- We like the manager’s high conviction approach to investing
- Lack of exposure to the mining and technology sectors caused the fund to underperform its benchmark last year
- We would like to see Stephen Mitchell develop a longer track record before considering the fund for the Wealth 150
The Jupiter Global Managed Fund invests in some of the world’s largest companies with no geographical constraints. Stephen Mitchell, the fund’s manager, seeks to invest in businesses with strong balance sheets and franchises, run by good management teams. He tends to favour companies with a history of rewarding shareholders through rising dividends.
Stephen Mitchell took over management of the fund in March 2015 following a disappointing period of performance. He reduced its number of investments from around 280 to 50. We like this high conviction approach because it means each investment has the opportunity to make a sizable contribution to overall fund performance. That said, it is a higher-risk strategy.
While the manager has prior experience investing in global equities, he has a limited track record that we are able to analyse. We would like to see him develop a longer track record at Jupiter before we make an assessment of his fund management abilities. The fund does not currently feature on the Wealth 150 list of our favourite funds across the major sectors.
The fund has delivered an attractive return since Stephen Mitchell took over its management, although it has underperformed the broader global stock market. Please note this is over a short time period and past performance is not a guide to the future.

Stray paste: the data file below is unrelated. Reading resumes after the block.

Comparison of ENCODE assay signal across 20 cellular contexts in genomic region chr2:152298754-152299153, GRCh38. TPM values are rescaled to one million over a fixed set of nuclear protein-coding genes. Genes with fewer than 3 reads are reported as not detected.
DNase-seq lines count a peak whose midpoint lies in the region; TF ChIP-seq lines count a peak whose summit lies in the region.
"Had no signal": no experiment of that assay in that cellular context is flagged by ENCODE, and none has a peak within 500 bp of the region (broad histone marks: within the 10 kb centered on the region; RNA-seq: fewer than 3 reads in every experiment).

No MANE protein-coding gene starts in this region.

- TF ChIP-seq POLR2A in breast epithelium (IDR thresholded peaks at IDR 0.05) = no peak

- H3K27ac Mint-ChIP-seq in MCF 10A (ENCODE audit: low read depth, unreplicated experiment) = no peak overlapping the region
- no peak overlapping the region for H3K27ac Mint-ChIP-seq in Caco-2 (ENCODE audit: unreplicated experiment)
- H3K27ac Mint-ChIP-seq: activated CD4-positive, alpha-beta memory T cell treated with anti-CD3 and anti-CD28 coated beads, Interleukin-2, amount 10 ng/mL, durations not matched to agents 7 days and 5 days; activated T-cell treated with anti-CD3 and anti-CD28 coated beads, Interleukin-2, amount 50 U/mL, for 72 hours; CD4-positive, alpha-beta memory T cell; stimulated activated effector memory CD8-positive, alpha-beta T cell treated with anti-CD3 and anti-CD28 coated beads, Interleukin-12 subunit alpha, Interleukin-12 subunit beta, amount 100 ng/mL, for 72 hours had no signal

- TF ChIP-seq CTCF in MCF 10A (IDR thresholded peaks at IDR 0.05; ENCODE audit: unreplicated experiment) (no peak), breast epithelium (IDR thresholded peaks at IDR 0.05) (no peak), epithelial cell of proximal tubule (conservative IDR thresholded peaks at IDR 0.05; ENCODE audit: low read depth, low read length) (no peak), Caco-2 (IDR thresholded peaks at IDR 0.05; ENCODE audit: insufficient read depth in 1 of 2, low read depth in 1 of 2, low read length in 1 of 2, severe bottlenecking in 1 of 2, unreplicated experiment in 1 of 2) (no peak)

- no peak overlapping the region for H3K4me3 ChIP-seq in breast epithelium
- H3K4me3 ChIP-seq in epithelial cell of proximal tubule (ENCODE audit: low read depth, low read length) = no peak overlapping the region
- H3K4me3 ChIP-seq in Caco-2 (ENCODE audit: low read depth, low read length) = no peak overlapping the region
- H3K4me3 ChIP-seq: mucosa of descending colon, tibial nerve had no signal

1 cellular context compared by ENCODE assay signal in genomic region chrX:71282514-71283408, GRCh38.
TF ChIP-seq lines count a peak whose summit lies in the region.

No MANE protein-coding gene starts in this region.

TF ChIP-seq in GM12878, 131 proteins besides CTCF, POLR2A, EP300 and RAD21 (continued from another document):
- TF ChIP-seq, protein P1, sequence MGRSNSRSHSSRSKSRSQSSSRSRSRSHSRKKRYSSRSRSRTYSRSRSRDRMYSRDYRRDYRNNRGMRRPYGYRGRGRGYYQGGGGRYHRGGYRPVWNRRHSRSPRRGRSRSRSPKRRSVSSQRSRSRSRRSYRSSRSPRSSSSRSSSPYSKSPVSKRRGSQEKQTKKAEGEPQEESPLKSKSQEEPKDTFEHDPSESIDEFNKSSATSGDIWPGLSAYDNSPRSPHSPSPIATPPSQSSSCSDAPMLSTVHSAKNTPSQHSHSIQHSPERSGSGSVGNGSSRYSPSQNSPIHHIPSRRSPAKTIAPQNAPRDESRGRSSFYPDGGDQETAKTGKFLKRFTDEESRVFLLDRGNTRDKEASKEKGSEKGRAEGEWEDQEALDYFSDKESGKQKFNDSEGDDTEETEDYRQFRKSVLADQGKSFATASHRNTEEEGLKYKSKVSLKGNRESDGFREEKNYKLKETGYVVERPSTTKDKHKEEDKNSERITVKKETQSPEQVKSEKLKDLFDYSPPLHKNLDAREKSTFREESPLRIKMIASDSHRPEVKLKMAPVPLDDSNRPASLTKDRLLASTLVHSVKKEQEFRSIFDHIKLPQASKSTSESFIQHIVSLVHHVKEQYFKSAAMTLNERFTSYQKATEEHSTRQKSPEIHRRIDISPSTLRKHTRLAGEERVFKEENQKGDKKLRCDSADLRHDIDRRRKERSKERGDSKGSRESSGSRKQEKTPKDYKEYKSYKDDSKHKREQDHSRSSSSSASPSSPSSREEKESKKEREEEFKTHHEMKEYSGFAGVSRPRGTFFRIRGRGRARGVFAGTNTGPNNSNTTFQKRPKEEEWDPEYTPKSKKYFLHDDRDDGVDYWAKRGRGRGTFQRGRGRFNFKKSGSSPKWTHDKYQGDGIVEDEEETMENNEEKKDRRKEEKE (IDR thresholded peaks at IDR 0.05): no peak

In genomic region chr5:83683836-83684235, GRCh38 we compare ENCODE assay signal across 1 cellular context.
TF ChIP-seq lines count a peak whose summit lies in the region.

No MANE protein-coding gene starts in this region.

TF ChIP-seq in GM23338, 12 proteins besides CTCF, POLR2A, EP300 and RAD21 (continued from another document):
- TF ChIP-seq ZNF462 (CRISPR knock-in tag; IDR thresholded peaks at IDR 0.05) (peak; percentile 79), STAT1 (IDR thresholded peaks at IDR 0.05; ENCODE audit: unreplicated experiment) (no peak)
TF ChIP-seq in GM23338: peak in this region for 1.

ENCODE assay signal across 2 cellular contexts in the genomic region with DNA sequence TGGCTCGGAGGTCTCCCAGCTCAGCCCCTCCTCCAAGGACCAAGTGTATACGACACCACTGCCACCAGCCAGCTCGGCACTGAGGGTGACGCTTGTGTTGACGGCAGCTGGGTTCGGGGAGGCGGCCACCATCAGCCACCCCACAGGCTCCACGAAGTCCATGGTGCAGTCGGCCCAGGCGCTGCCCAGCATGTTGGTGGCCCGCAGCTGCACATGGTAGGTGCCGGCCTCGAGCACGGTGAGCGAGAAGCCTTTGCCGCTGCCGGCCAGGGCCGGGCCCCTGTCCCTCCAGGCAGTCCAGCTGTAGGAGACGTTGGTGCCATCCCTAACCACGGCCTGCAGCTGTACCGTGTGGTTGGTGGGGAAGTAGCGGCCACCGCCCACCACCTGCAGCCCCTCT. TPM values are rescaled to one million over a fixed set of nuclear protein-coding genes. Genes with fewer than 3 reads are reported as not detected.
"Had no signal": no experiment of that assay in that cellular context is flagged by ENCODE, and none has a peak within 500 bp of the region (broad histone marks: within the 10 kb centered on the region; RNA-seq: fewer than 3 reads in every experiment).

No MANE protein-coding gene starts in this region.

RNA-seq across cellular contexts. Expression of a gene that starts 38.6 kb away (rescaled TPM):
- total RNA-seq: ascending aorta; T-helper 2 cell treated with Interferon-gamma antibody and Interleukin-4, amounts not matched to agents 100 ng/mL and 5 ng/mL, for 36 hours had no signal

Past performance is not a guide to the future. Source: Lipper IM to 28/02/2017
The manager’s focus on companies with rising dividends means the fund has had little exposure to the mining and technology sectors. Mining companies cut their dividends last year following a dramatic fall in commodity prices while the largest technology companies such as Alphabet, Amazon and Facebook do not pay dividends. Both sectors performed well last year and the fund missed out on some of the gains made.
In contrast, the fund’s exposure to the US stock market and financial sector provided tailwinds to performance. Standout contributors include financial services company JPMorgan, US oil pipeline provider Spectra Energy and luxury goods company LVMH. Limited exposure to the poorly-performing telecoms and utilities sectors also helped performance.
The manager increased exposure to financials throughout 2016. This decision was underpinned by a number of positive meetings with senior managers at Standard Life, Bank of Montreal and Wells Fargo and he increased exposure to these companies.
Exposure to the oil & gas sector was also increased, which was mainly achieved through an investment in BP. The manager believes its 7% dividend yield is sustainable and will be supported by growing cash flow over the coming years. An investment in Enterprise Product Partners, a Houston-based energy pipeline, storage and processing business with a strong track record of dividend growth, was also added to the portfolio. The company could stand to benefit from the expansion of oil shale fields in the US.
Elsewhere, the manager took profits from some strongly-performing investments, including communications and digital entertainment group AT&T. He has growing concerns about the business going forwards given the high price it is paying to acquire media business Time Warner against a backdrop of slowing business growth.
Consumer staples producer Colgate was also sold following slower than expected sales growth in the latter half of 2016.
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